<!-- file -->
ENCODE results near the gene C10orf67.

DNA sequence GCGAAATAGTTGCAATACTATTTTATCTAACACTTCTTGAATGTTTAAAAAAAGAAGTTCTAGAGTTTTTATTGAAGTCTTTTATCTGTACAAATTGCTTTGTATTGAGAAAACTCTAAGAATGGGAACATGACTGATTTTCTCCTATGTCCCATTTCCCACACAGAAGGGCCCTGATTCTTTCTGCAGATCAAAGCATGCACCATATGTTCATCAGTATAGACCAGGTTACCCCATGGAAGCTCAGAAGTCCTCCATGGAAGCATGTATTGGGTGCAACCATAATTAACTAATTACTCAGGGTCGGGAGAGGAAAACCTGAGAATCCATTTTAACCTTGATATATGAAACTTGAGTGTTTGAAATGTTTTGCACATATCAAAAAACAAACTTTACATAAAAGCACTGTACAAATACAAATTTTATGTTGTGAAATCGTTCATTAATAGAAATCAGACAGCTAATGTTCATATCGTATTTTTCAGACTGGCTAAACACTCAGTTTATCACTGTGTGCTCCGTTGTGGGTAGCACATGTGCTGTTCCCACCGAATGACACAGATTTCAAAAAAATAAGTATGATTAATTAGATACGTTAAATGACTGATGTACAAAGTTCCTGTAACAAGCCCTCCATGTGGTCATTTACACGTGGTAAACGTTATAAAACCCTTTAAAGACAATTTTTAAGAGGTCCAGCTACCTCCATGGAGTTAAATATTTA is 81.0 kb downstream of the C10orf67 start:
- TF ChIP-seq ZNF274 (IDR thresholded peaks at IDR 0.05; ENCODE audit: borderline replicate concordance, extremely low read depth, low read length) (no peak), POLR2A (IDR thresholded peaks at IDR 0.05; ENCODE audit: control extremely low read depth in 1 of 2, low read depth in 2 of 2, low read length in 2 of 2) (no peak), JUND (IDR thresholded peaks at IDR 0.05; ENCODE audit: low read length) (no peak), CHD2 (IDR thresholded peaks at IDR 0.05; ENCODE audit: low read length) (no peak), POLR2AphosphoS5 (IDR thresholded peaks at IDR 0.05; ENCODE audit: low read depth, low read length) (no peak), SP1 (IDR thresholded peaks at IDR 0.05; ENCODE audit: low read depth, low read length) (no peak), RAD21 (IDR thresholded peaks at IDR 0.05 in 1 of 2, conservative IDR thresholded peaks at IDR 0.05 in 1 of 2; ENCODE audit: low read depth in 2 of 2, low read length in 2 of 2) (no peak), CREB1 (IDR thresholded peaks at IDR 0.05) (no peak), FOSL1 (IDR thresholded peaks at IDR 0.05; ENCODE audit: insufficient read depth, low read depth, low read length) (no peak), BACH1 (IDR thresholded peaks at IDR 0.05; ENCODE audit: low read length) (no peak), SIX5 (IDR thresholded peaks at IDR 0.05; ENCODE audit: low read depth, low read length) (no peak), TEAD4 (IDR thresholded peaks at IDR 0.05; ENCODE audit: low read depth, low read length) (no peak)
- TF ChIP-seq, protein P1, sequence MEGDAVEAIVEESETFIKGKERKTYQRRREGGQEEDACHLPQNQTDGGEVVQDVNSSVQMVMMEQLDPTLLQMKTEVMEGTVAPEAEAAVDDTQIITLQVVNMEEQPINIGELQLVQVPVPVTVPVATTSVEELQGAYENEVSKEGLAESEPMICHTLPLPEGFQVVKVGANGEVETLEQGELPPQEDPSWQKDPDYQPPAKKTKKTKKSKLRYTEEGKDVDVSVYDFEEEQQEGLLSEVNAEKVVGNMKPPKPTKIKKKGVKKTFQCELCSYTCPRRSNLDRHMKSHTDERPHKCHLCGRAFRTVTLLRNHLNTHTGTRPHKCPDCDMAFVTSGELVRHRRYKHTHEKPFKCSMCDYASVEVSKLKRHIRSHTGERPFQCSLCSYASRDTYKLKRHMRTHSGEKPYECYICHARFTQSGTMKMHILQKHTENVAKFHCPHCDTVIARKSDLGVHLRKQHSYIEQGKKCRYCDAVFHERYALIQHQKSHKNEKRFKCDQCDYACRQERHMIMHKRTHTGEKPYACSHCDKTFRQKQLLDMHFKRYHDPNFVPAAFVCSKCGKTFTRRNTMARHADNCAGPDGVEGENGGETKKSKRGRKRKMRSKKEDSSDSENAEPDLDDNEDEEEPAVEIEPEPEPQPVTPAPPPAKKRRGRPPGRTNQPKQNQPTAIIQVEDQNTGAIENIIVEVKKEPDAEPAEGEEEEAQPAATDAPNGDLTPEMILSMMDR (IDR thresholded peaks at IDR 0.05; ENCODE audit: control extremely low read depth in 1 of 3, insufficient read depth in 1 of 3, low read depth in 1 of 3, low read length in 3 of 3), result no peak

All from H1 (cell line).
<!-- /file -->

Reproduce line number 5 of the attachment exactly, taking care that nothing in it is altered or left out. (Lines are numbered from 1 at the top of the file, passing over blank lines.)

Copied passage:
All from H1 (cell line).